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LONDON — Britain has spent years seeking its place in the world after Brexit. Now it seems to have found a role … as a global conference center, where the great powers gather to talk.
Without a seat at the European table in Brussels, and also excluded from power-play summits between the EU and Washington, Britain hopes to wield its own “convening power” as it reboots its foreign policy ambitions.
Indeed almost every time a major global issue has raised its head of late — climate change; war in Ukraine, the rise of AI; the energy crisis — Britain’s answer has been to host another world summit.
Hot on the heels of this summer’s Ukraine Recovery Conference in London, U.K. government officials are now busy prepping for Prime Minister Rishi Sunak’s “major global summit on AI safety,” due to be held later this year.
That event will be followed next spring by a global energy security conference, timed to mark the second anniversary of the Russian invasion of Ukraine. And all this less than two years after Britain played host to COP26, the United Nations Climate Change Conference, in Glasgow.
This “summit frenzy”, as one EU diplomat laughingly describes it, has not gone unnoticed in foreign capitals. But as more and more powers try a similar middleman strategy, the U.K. may have a fight on its hands to stand out.
“This is really our bread and butter,” said Alicia Kearns, Conservative chair of the House of Commons foreign affairs committee. “One of our strongest diplomatic offers to the world is our ability to convene people. I think it’s a really important aspect of our diplomacy.”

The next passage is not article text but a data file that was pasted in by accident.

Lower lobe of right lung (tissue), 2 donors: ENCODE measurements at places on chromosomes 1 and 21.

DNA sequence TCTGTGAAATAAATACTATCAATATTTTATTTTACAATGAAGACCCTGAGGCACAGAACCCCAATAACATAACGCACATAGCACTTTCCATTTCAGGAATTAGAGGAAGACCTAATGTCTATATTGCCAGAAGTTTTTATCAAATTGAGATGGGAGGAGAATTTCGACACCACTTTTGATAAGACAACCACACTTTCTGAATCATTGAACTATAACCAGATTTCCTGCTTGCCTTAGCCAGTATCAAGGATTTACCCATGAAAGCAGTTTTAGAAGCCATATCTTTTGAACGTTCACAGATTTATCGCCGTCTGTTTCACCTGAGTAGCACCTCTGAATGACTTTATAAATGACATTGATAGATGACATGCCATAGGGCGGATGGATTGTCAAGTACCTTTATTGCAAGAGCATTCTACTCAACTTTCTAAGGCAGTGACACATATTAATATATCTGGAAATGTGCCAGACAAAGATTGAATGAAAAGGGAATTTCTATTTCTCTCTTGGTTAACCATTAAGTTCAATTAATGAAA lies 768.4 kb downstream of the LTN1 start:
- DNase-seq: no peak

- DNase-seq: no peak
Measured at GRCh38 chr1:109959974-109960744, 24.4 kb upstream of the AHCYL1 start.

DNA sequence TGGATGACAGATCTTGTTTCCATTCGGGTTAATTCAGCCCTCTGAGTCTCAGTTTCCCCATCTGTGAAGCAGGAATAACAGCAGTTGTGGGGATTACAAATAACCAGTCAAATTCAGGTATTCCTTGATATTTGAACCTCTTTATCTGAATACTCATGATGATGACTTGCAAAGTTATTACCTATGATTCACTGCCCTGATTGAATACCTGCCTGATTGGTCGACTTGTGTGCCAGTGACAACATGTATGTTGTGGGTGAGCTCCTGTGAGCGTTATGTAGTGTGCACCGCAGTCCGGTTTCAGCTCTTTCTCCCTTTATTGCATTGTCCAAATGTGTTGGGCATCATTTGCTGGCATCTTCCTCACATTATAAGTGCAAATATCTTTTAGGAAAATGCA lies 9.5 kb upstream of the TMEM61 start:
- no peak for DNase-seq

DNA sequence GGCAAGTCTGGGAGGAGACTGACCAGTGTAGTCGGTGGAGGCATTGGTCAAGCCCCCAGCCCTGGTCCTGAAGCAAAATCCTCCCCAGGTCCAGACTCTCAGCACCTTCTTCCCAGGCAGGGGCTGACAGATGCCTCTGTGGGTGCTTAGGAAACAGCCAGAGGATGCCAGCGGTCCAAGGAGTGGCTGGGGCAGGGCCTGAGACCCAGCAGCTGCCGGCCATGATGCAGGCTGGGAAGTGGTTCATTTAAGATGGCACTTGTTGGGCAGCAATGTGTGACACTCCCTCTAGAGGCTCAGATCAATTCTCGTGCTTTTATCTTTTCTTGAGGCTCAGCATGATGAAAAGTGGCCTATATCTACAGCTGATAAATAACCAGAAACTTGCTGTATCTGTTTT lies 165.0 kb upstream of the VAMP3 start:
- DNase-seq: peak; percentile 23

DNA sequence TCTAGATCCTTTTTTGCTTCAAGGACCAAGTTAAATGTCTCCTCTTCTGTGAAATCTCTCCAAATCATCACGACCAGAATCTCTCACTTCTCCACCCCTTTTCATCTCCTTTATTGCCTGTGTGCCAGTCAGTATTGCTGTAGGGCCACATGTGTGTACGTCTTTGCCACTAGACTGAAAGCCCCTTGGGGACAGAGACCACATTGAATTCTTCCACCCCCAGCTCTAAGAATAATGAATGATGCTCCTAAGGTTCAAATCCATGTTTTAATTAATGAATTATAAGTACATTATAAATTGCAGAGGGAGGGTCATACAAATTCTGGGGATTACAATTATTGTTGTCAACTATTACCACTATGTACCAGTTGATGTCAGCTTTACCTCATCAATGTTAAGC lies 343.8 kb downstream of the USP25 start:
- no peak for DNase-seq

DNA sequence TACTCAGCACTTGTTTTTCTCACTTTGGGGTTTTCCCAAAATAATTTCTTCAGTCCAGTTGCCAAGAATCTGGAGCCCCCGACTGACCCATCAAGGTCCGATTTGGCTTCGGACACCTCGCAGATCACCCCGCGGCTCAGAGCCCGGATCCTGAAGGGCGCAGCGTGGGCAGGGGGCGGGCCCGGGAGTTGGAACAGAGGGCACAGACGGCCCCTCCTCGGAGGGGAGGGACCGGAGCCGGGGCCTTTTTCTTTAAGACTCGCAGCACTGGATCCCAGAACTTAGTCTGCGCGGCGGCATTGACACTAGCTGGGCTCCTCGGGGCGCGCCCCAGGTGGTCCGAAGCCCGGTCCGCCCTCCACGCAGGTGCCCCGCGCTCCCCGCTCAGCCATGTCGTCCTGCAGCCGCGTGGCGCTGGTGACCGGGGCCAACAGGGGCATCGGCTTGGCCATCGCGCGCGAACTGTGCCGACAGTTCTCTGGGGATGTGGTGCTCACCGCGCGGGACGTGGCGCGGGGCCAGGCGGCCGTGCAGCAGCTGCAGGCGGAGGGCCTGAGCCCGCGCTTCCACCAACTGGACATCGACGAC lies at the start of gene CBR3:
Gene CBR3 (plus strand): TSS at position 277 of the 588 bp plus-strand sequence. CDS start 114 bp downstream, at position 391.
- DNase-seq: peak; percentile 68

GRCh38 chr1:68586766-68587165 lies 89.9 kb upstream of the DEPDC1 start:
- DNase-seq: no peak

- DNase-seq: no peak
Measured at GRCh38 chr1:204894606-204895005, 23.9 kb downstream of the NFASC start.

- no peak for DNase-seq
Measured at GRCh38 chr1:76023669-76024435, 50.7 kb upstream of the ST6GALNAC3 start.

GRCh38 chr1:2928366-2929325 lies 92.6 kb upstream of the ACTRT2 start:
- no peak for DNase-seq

“UK-hosted forums and conferences deliver real-world results, and position us as a leading voice on a range of important issues,” a U.K. government spokesperson told POLITICO, in response to questions about its summit strategy.
They are a “vital part of the diplomatic toolkit, giving us the opportunity to bring together governments and experts … and yield commitments which translate into real and lasting change for the better.”
Leading or following?
Hosting international conferences is hardly a new venture for the U.K. — but its efforts to act as global broker have been given fresh prominence in the wake of Brexit.
Former Prime Minister David Cameron’s Syria donor conference in early 2016 raised more than $10 billion to help pay for food, medical care and shelter in the war-torn country. Two years earlier, Cameron’s Foreign Secretary William Hague had gathered global ministers — and a Hollywood megastar — in London to combat the use of rape as a weapon of war. A follow-up was held in Westminster last year.
Britain’s big post-Brexit foreign policy reset, known as the “Integrated Review” and published in March 2021, made the national mission explicit. “Shaping the open international order of the future: we will use our convening power and work with partners to reinvigorate the international system,” the plan promised.
Its author, the academic John Bew, continues to advise Sunak on foreign policy today. And multiple current and former advisers and diplomats agree that playing the role of eager host makes sense for the U.K. these days.
“People can pretty much rely that if they come to London for an international summit it will be well-organized,” Peter Ricketts, a former head of the U.K. diplomatic service, said. He cited Britain’s strong diplomatic reputation for drafting sound communiqués and brokering compromises.
But Ricketts noted Britain should not confuse a convening role with that of actual leadership. “The U.K. is not big enough to provide global leadership on any of these huge issues,” he said, referencing energy, climate change and artificial intelligence.